Safe and save water part 2 – The case on Listeria
Due to climate change and subsequent water scarcity, it is important to efficiently use available freshwater. In
the Netherlands, wash water from vegetable processing is often only used once, after which it is disposed of. The
main reason is that this water may contain pathogens that may lead to recontamination of the product when the
water is reused. This research project focuses on developing new possibilities to (re)use fresh water in vegetable
processing more efficiently and the possible effects and solutions concerning food safety. Treating the water
with disinfection technologies aims to reduce the number of pathogens, allowing one to reuse the water and
results in a lower probability of recontamination of subsequent product batches. The development of
disinfection technologies applicable for the Dutch market, where the use of chemical agents is currently not
allowed, helps vegetable processors to make their companies more sustainable for water and energy use and
increase their international competitive position in which the use of chemical disinfection technologies is
Given an imminent need for sustainable fresh food production, possibilities are being sought to reuse raw materials and water. Within the fresh produce sector, water is needed at several places, e.g., to wash or transport fresh (cut) produce. Treating the water makes it possible to reduce the refreshment rate or reuse water, thereby contributing to water and energy reduction. However, these innovations cannot be at the expense of food safety. The presence of bacterial pathogens in the water can lead to high costs for the producer in connection with recalls and potential public health concerns for consumers.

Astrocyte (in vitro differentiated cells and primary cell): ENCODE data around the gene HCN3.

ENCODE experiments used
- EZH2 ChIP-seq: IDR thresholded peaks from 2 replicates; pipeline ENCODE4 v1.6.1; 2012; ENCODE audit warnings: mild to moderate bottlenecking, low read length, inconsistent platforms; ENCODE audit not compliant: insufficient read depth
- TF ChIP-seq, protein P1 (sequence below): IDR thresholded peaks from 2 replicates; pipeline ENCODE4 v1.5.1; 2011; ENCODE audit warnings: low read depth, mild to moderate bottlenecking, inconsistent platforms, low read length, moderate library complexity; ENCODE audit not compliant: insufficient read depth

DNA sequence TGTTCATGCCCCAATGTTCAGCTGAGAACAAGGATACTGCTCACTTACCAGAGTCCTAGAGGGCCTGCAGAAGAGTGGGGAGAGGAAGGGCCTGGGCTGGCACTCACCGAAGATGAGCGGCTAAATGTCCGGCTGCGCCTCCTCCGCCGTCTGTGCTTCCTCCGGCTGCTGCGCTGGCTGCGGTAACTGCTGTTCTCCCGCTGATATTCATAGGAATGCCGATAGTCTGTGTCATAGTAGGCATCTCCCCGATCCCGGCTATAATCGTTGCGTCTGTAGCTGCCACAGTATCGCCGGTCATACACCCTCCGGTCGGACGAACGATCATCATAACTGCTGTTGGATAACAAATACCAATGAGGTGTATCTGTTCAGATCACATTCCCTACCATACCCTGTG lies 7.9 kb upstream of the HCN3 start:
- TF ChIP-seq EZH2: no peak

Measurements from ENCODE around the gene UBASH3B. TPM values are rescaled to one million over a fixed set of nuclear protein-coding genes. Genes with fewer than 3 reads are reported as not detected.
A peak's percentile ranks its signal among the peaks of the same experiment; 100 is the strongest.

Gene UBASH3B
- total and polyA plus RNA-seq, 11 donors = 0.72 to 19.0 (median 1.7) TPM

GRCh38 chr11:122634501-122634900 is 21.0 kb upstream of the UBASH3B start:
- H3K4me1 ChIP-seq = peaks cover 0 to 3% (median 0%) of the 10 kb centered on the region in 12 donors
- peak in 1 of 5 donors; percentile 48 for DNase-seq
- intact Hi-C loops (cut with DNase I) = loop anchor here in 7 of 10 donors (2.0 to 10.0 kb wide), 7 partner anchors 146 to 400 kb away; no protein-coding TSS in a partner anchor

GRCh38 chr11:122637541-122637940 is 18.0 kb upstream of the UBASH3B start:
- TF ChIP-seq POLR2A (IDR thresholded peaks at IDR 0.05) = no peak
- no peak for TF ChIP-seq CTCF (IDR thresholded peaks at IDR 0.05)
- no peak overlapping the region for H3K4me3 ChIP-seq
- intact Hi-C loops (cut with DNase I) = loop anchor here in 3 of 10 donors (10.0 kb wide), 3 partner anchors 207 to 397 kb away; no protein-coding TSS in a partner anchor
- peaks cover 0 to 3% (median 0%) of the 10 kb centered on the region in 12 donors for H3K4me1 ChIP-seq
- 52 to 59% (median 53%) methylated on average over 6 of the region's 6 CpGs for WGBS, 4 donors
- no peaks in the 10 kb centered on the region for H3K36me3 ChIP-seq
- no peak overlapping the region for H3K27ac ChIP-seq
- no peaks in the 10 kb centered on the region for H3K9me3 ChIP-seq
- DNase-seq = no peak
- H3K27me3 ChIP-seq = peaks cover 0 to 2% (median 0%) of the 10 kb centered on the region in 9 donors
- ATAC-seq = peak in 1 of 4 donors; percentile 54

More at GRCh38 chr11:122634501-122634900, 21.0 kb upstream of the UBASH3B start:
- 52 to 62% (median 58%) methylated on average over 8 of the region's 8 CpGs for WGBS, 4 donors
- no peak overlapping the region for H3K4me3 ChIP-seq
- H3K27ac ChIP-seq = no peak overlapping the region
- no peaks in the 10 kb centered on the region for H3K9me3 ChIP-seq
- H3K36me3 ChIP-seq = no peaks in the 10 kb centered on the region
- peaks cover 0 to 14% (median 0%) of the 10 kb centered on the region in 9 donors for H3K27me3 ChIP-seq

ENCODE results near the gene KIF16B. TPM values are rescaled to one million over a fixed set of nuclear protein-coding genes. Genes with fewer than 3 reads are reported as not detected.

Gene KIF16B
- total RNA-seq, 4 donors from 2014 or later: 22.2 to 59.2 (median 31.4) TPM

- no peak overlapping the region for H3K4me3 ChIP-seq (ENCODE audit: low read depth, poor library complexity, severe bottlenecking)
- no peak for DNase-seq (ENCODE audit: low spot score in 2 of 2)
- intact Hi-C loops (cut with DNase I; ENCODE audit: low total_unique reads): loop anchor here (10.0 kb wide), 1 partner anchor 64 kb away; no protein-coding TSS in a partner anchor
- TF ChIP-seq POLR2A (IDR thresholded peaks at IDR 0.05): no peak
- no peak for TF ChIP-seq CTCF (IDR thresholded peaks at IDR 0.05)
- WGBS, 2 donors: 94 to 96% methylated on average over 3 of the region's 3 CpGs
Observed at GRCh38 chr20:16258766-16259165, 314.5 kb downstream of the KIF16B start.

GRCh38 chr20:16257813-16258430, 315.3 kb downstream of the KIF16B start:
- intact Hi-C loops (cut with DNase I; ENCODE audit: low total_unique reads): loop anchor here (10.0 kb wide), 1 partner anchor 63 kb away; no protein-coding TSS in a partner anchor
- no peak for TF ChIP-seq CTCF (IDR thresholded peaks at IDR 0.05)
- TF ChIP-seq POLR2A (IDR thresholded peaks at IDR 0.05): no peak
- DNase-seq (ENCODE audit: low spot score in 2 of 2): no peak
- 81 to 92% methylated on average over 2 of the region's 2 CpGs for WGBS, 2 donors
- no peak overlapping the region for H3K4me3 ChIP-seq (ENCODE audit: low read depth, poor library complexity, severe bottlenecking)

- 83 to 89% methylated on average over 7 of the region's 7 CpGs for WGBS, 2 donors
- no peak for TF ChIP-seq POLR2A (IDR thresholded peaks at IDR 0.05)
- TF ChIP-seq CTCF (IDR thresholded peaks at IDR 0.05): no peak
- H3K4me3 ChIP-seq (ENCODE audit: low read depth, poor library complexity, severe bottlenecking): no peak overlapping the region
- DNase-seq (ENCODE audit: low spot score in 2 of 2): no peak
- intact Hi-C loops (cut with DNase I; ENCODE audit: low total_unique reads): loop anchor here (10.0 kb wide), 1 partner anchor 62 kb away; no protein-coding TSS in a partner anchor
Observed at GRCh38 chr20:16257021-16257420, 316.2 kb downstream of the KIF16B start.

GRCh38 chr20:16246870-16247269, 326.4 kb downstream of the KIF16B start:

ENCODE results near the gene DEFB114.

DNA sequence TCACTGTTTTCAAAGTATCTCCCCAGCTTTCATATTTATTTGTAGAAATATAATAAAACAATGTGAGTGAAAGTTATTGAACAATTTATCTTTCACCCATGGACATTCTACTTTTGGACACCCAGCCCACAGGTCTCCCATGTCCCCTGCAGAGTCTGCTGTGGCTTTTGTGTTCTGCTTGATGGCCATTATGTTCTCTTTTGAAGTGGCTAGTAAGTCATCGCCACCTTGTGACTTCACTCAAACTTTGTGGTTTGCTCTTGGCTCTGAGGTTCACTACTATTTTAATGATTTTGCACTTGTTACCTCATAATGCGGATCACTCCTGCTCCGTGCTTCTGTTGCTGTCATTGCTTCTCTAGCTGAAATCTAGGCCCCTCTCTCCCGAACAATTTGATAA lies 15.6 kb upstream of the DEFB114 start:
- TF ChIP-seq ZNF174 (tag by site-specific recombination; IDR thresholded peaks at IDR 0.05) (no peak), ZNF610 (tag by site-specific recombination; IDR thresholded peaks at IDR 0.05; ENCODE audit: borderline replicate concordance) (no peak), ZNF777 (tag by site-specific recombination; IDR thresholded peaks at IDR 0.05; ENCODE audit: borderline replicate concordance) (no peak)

The goal of the project is to investigate and develop possibilities for reducing freshwater consumption during processing to contribute to a more sustainable fresh food supply chain and ensure safe products are brought to the market. This aligns directly with the MMIP goal to build knowledge development during food processing to increase sustainability in the chain with innovation focusing on, i.a., water reduction without compromising safety.
The project provides the opportunity for knowledge development in the vegetable chain during processing, with a focus on increased sustainability through possible water reduction without losing product quality and safety.
The project’s aim is innovative with its approach to investigate combined disinfection water technologies (such as ultraviolet plus ozone, silver/copper, and chloride) that would otherwise not be implemented in the Dutch vegetable sector. Also, research on, e.g., the effect of the technologies on Listeria monocytogenes, is innovative and practical, given the overwhelming need to combat this Gram-positive pathogen in the sector.
The choice to investigate disinfection technologies (such as ultraviolet plus ozone, silver/copper, and chloride) in a bypass is an innovative application in the food sector. Previous PPP projects have looked at disinfecting water directly in the wash tank with chemicals or disinfecting water with a partial bypass system for one single technology (during fresh-cut vegetable processing). The use of these combined technologies has seldom been investigated in practice, although theory suggests that a further bacterial reduction could be possible. The results are applicable for processors and can bring sustainable food production a step further from theory to practice.
The general research approach is focused on research and development on the reduction of Listeria monocytogenes in the disinfected water used during vegetable processing. When selecting water disinfection technologies, attention is to the microbial log reduction so that potential reuse of water or alternative water sources does not compromise food safety.
The 3-year project is framed in three work packages (WPs). An overview of the intended results of the project in terms of milestones and deliverables and their status (as of January 2022) can be found below per WP.